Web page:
• FOMC lowered its median core PCE inflation forecast for this year to 3.7% from 3.9% while the forecast for 2024 was left unchanged at 2.6%.
  • The post-FOMC slide from highs has the 5-yr note and shorter tenors back in the red while 10s and 30s are hanging onto a portion of their gains.
  • 2-yr: +2 bps to 5.14%
  • 3-yr: +2 bps to 4.82%
  • 5-yr: +1 bp to 4.53%
  • 10-yr: -1 bp to 4.35%
  • 30-yr: -3 bps to 4.40%

Prior to release:

  • 2-yr: -8 bps to 5.04%
  • 3-yr: -7 bps to 4.73%
  • 5-yr: -6 bps to 4.46%
  • 10-yr: -5 bps to 4.32%
  • 30-yr: -4 bps to 4.39%

September 20 FOMC STATEMENT CHANGES via @Newsquawk

The full statement from the September 2023 Fed Decision

Recent indicators suggest that economic activity has been expanding at a solid pace. Job gains have slowed in recent months but remain strong, and the unemployment rate has remained low. Inflation remains elevated.

The U.S. banking system is sound and resilient. Tighter credit conditions for households and businesses are likely to weigh on economic activity, hiring, and inflation. The extent of these effects remains uncertain. The Committee remains highly attentive to inflation risks.

The Committee seeks to achieve maximum employment and inflation at the rate of 2 percent over the longer run. In support of these goals, the Committee decided to maintain the target range for the federal funds rate at 5-1/4 to 5-1/2 percent. The Committee will continue to assess additional information and its implications for monetary policy. In determining the extent of additional policy firming that may be appropriate to return inflation to 2 percent over time, the Committee will take into account the cumulative tightening of monetary policy, the lags with which monetary policy affects economic activity and inflation, and economic and financial developments. In addition, the Committee will continue reducing its holdings of Treasury securities and agency debt and agency mortgage-backed securities, as described in its previously announced plans. The Committee is strongly committed to returning inflation to its 2 percent objective.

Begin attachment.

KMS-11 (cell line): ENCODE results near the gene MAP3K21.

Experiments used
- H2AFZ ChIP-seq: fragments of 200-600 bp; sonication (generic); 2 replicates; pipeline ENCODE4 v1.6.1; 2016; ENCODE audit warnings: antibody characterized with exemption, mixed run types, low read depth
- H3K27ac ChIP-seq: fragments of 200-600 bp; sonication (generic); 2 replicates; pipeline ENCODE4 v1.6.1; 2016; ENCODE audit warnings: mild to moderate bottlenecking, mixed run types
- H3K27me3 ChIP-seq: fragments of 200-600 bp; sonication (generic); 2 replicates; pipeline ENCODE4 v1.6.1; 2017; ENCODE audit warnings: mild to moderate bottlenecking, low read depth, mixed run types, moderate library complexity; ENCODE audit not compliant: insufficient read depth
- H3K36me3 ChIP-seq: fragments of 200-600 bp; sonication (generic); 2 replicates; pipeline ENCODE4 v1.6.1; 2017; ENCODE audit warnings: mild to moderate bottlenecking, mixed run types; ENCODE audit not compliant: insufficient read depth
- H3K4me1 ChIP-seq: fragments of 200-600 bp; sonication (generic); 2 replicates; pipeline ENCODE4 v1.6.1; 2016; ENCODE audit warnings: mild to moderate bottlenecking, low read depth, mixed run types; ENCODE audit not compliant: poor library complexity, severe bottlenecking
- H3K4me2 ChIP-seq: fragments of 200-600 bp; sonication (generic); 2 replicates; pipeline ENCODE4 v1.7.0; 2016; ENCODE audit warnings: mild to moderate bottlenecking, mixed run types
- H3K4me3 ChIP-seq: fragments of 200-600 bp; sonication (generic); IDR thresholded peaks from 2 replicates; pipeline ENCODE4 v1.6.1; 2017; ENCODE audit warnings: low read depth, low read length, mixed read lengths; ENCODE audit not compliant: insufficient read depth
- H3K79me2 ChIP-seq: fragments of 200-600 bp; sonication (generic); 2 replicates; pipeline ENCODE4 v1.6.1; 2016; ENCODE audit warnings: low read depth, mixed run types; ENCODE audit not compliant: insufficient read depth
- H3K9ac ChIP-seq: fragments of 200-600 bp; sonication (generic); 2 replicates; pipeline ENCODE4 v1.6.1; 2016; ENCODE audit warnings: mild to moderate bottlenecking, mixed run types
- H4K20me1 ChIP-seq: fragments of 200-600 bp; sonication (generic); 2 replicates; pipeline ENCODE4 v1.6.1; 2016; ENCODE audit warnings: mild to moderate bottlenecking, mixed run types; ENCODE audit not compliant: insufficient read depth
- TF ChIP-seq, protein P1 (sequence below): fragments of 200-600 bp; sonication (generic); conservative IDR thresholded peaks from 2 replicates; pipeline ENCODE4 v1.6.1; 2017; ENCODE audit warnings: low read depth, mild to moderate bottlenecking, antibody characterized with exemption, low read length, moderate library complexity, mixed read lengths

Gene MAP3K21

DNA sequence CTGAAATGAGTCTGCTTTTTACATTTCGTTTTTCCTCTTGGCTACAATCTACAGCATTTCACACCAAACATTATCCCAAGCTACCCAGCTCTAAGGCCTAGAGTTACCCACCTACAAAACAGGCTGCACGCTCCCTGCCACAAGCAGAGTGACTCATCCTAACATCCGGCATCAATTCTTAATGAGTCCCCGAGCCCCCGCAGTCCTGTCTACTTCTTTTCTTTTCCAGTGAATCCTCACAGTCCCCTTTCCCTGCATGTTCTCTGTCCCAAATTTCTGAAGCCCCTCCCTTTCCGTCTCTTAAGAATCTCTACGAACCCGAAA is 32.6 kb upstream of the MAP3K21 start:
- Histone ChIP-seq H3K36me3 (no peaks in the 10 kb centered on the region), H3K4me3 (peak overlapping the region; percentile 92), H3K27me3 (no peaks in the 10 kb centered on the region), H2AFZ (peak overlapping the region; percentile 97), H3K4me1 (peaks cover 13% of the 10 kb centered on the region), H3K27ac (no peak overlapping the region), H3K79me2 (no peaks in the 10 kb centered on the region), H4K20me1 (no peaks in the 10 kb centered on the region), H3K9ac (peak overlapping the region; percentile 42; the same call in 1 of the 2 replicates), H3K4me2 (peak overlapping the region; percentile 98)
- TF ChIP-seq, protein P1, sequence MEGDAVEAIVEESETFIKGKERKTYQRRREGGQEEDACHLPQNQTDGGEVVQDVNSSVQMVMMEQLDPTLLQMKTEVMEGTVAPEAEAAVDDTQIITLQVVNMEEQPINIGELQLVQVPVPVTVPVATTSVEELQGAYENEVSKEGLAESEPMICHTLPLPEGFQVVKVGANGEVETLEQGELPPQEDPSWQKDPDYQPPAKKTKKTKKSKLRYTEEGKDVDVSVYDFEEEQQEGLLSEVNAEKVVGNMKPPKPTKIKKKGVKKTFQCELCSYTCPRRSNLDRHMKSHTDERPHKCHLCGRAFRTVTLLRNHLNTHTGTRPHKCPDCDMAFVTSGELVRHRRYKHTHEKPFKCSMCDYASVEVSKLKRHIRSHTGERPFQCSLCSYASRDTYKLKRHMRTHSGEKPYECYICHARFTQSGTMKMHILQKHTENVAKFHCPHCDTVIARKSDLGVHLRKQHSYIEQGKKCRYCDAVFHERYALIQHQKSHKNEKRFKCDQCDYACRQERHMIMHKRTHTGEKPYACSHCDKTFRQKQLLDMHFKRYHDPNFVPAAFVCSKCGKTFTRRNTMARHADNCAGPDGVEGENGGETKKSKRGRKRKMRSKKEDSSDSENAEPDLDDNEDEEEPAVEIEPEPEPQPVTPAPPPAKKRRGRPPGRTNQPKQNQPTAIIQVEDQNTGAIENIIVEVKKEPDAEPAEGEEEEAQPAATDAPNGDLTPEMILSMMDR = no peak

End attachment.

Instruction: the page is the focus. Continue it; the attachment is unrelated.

In assessing the appropriate stance of monetary policy, the Committee will continue to monitor the implications of incoming information for the economic outlook. The Committee would be prepared to adjust the stance of monetary policy as appropriate if risks emerge that could impede the attainment of the Committee’s goals. The Committee’s assessments will take into account a wide range of information, including readings on labor market conditions, inflation pressures and inflation expectations, and financial and international developments.

Voting for the monetary policy action were Jerome H. Powell, Chair; John C. Williams, Vice Chair; Michael S. Barr; Michelle W. Bowman; Lisa D. Cook; Austan D. Goolsbee; Patrick Harker; Philip N. Jefferson; Neel Kashkari; Adriana D. Kugler; Lorie K. Logan; and Christopher J. Waller.

FOMC dot plot and central tendencies (From September Meeting)

EOY 2023 5.6 and terminal rate

  • The Dot Plot sees the end of year Fed funds rate at 5.6%.
  • The 2023 EOY rate at 5.1%.
  • The Fed sees end of year 2023-year rate at 5.6%.
  • Sees 2024 rate at 5.1%

Implementation Note issued September 20, 2023

Source: Federal Reserve

From the TradersCommunity Research Desk